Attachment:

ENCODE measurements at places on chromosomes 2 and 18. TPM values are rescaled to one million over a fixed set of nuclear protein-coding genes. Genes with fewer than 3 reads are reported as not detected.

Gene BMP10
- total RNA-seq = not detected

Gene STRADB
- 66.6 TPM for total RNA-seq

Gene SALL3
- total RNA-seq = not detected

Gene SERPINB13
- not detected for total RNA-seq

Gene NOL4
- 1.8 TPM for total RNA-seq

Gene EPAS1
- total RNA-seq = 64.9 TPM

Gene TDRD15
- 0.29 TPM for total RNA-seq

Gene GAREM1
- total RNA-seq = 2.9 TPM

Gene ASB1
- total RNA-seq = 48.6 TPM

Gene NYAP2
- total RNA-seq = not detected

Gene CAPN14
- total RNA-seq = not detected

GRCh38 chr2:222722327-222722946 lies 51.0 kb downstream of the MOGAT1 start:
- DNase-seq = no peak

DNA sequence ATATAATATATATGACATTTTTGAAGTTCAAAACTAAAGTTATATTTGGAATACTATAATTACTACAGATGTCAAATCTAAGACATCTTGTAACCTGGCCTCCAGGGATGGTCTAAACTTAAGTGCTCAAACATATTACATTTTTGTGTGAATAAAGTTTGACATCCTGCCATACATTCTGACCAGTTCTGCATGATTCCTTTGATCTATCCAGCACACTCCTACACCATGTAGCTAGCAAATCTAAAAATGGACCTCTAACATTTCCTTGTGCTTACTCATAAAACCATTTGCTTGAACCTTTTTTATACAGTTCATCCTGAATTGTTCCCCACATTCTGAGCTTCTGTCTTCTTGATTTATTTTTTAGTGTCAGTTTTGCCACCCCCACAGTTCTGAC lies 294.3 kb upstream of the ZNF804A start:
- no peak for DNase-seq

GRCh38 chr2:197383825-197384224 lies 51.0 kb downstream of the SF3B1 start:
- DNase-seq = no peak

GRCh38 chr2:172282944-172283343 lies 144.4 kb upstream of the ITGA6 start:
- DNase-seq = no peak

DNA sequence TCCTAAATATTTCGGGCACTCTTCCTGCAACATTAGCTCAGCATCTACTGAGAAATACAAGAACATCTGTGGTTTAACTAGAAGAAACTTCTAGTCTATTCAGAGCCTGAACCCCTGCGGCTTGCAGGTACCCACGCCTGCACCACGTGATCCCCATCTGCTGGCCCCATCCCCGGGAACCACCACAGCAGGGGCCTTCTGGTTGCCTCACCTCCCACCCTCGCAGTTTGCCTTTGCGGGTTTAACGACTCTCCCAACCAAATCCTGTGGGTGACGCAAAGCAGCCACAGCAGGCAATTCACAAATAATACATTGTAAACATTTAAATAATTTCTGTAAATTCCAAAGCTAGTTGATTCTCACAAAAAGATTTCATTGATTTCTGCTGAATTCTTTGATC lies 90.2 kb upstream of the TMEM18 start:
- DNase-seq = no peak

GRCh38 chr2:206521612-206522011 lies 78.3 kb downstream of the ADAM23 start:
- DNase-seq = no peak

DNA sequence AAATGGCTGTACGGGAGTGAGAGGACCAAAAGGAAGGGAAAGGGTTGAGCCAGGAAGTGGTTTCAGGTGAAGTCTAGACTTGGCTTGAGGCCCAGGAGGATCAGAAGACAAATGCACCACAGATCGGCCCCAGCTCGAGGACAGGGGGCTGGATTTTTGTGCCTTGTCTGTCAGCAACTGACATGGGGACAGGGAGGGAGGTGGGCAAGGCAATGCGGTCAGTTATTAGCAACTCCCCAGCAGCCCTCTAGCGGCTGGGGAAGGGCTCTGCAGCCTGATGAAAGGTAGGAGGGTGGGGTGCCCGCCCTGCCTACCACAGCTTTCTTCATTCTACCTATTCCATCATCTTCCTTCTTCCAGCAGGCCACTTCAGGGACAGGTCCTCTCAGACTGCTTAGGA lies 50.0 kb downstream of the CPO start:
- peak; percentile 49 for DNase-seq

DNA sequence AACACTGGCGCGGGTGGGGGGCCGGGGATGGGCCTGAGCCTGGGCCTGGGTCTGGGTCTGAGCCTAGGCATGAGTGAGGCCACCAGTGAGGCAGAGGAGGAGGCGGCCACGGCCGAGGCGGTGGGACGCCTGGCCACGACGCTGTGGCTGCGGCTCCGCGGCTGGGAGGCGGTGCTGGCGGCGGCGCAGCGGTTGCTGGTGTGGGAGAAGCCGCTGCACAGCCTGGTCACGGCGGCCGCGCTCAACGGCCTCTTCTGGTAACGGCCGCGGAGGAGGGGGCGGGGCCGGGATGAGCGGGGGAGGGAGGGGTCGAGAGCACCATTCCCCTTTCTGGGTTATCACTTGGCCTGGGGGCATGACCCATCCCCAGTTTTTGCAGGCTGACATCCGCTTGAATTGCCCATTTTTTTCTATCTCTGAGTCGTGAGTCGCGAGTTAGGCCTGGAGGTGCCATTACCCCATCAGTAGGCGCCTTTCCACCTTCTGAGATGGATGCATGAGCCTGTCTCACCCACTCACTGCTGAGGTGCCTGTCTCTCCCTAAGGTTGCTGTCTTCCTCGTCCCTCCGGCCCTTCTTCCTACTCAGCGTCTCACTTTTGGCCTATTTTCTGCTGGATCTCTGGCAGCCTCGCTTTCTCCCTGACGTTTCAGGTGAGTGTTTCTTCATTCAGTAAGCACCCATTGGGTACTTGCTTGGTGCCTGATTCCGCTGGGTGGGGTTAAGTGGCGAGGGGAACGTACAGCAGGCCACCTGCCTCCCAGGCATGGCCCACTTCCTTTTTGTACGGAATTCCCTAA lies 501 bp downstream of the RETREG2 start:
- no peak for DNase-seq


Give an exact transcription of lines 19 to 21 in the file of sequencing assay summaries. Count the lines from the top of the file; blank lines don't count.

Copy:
- total RNA-seq = 48.6 TPM

Gene NYAP2
- total RNA-seq = not detected